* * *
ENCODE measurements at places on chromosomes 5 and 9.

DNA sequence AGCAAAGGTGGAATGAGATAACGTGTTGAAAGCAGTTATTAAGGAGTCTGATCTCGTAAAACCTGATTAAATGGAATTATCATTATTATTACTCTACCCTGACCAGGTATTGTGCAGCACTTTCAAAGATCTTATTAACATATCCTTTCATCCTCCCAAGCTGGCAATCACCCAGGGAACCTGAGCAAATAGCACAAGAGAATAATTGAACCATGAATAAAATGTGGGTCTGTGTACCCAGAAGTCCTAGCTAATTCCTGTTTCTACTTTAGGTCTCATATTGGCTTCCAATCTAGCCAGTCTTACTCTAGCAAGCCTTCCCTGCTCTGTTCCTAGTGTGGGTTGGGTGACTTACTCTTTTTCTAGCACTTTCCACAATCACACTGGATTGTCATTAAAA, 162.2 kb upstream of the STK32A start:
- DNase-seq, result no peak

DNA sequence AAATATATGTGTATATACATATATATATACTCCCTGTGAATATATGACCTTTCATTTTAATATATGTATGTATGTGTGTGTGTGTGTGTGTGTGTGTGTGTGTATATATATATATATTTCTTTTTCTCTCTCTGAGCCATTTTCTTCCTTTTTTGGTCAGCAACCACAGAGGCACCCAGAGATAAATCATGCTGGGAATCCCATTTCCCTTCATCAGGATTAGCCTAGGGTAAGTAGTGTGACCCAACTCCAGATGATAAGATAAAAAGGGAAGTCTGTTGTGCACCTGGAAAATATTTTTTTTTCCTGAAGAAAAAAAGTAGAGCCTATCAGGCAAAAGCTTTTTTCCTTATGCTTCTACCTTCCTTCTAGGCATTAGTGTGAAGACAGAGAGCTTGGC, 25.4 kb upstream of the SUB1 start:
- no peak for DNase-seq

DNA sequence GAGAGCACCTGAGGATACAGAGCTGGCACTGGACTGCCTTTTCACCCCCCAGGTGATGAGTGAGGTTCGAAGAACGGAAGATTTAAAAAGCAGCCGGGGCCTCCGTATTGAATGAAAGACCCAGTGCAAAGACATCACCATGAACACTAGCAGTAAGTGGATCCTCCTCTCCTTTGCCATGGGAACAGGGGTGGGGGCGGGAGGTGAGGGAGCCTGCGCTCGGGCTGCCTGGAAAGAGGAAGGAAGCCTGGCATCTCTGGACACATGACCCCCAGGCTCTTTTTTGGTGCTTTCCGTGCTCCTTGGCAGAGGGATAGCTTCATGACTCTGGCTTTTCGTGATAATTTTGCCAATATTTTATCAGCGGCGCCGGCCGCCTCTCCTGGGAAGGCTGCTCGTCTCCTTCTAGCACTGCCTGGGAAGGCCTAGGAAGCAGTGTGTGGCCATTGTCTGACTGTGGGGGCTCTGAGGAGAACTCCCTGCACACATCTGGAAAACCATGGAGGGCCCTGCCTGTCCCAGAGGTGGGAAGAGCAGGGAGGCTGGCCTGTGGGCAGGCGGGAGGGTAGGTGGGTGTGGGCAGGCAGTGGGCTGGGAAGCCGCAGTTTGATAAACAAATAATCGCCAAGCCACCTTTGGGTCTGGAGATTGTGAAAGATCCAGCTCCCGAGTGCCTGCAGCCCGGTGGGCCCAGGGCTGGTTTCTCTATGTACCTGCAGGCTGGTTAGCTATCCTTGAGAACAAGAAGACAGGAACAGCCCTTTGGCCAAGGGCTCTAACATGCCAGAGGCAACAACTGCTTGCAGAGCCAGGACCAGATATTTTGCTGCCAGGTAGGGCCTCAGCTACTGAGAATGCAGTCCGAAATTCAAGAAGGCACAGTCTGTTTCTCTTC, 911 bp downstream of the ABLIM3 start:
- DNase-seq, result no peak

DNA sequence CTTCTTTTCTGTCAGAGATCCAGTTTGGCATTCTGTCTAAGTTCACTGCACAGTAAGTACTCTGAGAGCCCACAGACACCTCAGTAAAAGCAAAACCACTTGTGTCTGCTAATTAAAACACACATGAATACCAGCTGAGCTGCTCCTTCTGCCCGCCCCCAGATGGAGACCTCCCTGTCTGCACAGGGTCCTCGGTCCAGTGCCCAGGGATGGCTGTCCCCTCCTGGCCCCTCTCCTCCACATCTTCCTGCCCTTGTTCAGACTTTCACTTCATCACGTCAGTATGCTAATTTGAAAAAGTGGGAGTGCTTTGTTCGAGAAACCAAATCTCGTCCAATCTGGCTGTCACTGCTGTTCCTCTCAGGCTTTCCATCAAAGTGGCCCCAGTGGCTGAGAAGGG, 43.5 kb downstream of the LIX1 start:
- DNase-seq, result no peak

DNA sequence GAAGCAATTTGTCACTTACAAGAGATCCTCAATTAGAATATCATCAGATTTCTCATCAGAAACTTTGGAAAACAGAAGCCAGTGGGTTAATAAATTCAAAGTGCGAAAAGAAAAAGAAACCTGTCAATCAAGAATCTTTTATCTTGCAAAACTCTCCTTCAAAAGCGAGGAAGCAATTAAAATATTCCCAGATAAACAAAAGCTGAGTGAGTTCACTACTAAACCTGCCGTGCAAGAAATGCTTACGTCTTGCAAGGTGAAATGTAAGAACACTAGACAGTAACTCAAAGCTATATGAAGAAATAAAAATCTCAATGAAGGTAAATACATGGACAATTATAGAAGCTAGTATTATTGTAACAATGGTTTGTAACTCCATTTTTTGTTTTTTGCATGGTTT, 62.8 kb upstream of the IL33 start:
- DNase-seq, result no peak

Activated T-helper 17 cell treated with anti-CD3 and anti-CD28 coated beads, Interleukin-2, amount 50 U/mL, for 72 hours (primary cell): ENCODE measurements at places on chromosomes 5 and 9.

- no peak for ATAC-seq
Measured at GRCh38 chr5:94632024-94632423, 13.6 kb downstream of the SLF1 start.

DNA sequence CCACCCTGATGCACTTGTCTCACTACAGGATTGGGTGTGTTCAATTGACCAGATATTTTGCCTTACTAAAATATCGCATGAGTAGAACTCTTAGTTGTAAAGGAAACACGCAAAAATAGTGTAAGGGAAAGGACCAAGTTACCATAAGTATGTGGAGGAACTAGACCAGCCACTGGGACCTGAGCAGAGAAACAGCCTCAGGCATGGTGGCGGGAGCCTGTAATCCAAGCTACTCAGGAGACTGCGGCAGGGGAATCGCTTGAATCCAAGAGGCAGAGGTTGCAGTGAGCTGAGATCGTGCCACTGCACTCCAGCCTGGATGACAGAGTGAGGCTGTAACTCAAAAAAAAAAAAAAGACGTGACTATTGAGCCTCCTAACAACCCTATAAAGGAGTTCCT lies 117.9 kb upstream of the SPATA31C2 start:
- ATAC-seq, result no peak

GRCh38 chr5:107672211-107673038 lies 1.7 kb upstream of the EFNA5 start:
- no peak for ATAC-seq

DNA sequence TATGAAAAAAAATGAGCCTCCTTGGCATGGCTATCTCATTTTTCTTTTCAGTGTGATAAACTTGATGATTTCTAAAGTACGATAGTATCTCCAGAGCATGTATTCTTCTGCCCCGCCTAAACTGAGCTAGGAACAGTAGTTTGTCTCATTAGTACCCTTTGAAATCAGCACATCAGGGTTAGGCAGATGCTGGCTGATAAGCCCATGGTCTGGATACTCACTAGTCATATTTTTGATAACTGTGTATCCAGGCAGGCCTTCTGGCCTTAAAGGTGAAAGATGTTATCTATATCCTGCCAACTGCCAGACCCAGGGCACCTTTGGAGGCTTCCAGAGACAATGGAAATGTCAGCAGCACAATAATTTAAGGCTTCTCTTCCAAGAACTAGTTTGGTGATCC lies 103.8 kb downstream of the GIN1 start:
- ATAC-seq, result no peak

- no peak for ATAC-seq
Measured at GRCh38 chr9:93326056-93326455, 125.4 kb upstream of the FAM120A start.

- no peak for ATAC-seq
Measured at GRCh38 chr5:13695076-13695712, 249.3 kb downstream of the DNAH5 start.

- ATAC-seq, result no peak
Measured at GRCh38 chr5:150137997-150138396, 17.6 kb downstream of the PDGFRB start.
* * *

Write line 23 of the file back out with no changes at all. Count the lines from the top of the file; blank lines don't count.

- no peak for ATAC-seq